Following Bruce Dickinson’s departure from Iron Maiden in 1993, the band recruited Wolfsbane frontman Blaze Bayley. With Maiden’s reputation largely built on Dickinson’s characteristic high-register wails and charismatic stage presence, the switch to Blaze’s baritone belting and static stage presence proved to be detrimental to the band’s popularity at the time. With Maiden, Blaze recorded two albums, 1995’s X-Factor, and 1998’s Virtual XI prior to his dismissal heralding the return of Bruce Dickinson and Adrian Smith.
In the nearly 20 years of his solo career, Blaze has released nine albums, the most recent of which, Endure And Survive: Infinite Entanglement Pt. II in March of 2017, only a year after it’s prequel, Infinite Entanglement. Inspired by the success of the tour supporting Infinite Entanglement, Blaze and his cavalier band of hungry, youthful musicians embarked on a second tour which stopped at Fubar in St. Louis on August 27th.
The Blaze Bayley that performed that night was not the same Blaze Bayley of his Iron Maiden reputation. Despite having visibly aged accordingly over the years, Blaze’s voice boomed out, un-aged and full of power and vigor. Where once Blaze used to struggle with crowd inolvement from combative crowds, he confidently and enthusiastically had the audience in the palm of his hands; despite only filling out the first three rows, Blaze’s excitement prevented the typical small show awkwardness from setting in. In contrast to the longer, drawn out arrangements of most of his work with Iron Maiden, the Endure And Survive tracks featured in the set demonstrated a more aggressive approach, confidently backed up by his much younger bandmates respective solidness at their craft. While the unavoidable, expected Iron Maiden influence found its way into the songs, the newer material toes the line between power metal and thrash.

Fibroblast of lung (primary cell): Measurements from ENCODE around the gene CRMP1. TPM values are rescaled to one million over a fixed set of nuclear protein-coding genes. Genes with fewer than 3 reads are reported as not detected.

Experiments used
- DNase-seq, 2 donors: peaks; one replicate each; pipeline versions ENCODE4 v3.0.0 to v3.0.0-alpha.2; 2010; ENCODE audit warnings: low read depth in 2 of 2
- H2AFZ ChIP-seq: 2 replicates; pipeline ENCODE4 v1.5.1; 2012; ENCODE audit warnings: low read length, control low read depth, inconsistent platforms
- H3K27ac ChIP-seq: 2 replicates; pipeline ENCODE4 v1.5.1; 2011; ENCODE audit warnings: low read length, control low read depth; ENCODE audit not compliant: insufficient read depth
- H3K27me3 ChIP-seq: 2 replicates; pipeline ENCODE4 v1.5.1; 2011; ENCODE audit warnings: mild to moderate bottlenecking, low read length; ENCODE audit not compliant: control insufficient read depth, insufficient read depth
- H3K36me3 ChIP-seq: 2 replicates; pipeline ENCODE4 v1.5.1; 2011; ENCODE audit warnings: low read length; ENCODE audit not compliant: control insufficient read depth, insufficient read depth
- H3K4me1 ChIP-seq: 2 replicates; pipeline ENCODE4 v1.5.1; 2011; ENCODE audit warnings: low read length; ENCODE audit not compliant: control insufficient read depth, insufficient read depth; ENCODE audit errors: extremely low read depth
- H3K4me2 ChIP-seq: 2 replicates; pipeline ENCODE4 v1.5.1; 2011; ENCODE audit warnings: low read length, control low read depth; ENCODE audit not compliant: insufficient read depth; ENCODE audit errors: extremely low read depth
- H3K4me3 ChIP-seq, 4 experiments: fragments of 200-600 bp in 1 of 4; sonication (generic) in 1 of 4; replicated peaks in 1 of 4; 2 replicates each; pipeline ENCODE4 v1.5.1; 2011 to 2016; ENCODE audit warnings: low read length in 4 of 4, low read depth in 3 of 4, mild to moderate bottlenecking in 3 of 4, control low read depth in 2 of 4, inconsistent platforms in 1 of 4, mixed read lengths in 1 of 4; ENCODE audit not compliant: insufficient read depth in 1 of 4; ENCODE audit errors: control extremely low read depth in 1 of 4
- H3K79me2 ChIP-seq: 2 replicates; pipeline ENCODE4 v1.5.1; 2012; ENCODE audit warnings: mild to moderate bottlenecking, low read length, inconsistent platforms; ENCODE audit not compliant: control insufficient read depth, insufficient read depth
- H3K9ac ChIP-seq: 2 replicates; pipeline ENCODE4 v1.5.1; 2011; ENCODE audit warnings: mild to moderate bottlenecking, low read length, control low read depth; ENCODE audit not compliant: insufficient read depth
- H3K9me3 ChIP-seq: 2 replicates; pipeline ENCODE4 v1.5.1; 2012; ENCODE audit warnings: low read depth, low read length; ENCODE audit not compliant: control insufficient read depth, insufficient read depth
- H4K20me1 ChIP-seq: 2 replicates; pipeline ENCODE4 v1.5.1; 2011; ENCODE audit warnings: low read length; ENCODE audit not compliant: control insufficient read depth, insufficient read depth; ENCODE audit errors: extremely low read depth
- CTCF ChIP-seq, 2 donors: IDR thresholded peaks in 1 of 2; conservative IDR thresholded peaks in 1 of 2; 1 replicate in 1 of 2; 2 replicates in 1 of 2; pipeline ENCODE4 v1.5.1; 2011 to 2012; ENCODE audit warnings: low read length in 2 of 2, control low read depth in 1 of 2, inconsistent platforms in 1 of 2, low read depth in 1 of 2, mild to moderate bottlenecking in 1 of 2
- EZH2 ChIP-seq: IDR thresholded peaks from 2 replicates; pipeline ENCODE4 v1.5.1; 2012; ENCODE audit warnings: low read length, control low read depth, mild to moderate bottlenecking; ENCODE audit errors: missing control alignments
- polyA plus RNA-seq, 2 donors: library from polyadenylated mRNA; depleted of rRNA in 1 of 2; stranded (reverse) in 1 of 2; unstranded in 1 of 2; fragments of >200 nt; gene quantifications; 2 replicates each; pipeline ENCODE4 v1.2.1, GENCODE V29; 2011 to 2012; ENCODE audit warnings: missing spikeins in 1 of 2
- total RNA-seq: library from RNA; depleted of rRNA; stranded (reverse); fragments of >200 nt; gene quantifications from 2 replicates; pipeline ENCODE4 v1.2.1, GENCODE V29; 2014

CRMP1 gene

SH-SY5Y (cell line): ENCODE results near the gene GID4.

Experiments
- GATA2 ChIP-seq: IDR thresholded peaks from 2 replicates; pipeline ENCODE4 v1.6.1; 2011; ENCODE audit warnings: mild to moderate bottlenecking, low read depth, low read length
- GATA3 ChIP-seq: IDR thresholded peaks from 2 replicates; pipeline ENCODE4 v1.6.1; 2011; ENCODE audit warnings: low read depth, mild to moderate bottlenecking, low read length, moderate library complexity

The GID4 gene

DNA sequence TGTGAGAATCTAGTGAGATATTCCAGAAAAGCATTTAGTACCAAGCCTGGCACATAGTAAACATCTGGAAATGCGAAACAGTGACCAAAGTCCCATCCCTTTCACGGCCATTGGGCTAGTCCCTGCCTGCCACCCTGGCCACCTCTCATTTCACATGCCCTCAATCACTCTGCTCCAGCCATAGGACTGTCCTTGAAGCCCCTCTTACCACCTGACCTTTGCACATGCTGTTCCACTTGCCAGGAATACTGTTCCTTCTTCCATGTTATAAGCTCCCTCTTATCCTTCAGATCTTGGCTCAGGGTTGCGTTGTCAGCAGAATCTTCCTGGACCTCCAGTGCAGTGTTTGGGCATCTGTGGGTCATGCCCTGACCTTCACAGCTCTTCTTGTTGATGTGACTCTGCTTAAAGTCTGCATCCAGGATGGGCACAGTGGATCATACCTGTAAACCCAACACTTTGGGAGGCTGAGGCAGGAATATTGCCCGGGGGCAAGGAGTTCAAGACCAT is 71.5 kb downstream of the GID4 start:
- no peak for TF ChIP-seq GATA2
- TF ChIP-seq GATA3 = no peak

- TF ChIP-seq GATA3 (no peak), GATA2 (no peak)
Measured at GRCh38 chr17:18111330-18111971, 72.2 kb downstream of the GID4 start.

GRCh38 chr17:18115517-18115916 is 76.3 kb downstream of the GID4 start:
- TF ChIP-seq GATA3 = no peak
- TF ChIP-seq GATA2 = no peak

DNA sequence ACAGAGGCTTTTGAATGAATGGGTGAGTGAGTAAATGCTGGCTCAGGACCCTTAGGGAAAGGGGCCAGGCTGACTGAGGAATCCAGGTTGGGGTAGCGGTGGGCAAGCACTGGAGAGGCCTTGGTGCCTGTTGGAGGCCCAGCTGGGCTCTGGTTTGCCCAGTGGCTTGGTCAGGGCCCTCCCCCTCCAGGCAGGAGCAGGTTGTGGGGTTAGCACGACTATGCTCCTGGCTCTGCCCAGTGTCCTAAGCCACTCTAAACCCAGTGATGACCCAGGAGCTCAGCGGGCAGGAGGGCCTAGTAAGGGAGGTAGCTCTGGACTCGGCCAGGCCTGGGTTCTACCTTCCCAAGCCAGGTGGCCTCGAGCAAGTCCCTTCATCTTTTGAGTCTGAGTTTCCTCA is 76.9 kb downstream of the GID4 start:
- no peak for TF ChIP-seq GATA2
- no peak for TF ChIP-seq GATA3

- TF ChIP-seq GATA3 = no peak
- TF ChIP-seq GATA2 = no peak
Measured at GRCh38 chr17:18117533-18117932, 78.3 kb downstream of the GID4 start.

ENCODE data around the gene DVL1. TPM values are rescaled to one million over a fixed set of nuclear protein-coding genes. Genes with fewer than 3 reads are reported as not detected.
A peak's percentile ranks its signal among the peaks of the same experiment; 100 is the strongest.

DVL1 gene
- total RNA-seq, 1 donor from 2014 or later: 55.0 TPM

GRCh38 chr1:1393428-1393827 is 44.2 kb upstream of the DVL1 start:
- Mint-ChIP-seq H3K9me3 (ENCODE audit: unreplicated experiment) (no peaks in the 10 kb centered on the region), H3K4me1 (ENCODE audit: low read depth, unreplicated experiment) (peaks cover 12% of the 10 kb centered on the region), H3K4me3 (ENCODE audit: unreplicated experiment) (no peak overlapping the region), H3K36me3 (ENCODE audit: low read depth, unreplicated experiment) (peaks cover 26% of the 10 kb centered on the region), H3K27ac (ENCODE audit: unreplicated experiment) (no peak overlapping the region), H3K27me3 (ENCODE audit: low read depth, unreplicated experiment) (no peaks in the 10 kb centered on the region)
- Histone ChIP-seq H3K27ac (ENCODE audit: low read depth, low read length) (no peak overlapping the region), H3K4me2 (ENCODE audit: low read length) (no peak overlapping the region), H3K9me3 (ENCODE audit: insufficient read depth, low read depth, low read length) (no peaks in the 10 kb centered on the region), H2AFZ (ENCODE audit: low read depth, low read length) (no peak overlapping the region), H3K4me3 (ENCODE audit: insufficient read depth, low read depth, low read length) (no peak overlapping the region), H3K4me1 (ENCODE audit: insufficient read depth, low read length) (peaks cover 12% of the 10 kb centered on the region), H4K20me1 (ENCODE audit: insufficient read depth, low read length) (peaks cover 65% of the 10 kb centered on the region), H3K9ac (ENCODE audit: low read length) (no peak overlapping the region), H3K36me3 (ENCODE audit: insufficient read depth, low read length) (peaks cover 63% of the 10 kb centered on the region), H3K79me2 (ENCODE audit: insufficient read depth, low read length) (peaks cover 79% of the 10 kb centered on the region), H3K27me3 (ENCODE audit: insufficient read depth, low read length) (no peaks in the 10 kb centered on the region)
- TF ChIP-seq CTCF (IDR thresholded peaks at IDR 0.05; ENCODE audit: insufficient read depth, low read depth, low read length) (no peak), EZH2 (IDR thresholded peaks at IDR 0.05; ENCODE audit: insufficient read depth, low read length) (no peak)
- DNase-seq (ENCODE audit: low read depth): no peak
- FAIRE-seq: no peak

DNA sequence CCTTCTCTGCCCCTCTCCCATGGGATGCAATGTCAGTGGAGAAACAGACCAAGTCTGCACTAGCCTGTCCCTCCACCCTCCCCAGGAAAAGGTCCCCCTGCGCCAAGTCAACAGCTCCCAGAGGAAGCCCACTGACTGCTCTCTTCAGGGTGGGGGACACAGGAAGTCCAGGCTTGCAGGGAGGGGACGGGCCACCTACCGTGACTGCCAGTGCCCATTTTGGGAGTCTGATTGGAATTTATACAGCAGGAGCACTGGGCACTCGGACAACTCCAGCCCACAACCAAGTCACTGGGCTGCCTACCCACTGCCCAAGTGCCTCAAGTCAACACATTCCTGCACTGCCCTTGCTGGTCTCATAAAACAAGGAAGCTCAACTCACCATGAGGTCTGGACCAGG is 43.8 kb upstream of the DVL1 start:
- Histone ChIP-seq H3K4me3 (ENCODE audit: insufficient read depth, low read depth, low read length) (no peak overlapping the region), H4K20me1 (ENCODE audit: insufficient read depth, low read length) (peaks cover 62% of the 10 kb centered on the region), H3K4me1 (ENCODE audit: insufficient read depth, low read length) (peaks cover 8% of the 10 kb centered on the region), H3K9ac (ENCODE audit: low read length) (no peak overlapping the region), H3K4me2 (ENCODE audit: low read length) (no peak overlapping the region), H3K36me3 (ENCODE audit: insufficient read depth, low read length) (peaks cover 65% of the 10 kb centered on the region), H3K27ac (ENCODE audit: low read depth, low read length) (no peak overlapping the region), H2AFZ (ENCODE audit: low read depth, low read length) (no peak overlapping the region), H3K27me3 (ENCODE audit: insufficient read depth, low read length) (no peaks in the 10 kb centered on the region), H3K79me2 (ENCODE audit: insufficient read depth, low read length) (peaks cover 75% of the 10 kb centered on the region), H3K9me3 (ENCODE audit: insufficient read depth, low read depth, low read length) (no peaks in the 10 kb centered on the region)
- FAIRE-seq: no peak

When it came time to bust out the occasional Maiden song, Blaze clearly became more excited, as the fans joined in for the iconic choruses and “whoa-oh”s. The band tore through them at a slightly more brisk pace than Maiden would, but that lended itself well to Blaze’s energy. Often when singers tour performing hits from their previous bands, the performance can easily come across as glorified karaoke, but Blaze and his band gave it all during these tracks knowing they meant an awful lot to the small number of us in attendance.
Out of the blistering, hour plus setlist, only one track came from his first band, Wolfsbane. With the addition of a prolonged audience participation section, guitar and drum solos, and a Vaudeville style musical comedy routine, the obscure three and a half minute burner, Manhunt, became a 10 minute heavy metal extravaganza.
Prior to performing their final song, Blaze addressed the audience and told us he would not be going to the dressing room or the van, that he would be going and hanging out at the merch booth and hanging out with the fans, that it was not a meet and greet; it was him saying thank you. Blaze was beyond cordial and cool with all the fans who stayed and waited in line to talk to him, take pictures, and sign things. Blaze’s gratitude infectiously radiated from every pore the entire evening, and to witness his performance was truly a gift.
Blaze Bayley has announced that he and his band are working on Part III to Infinite Entanglement and will be returning next year.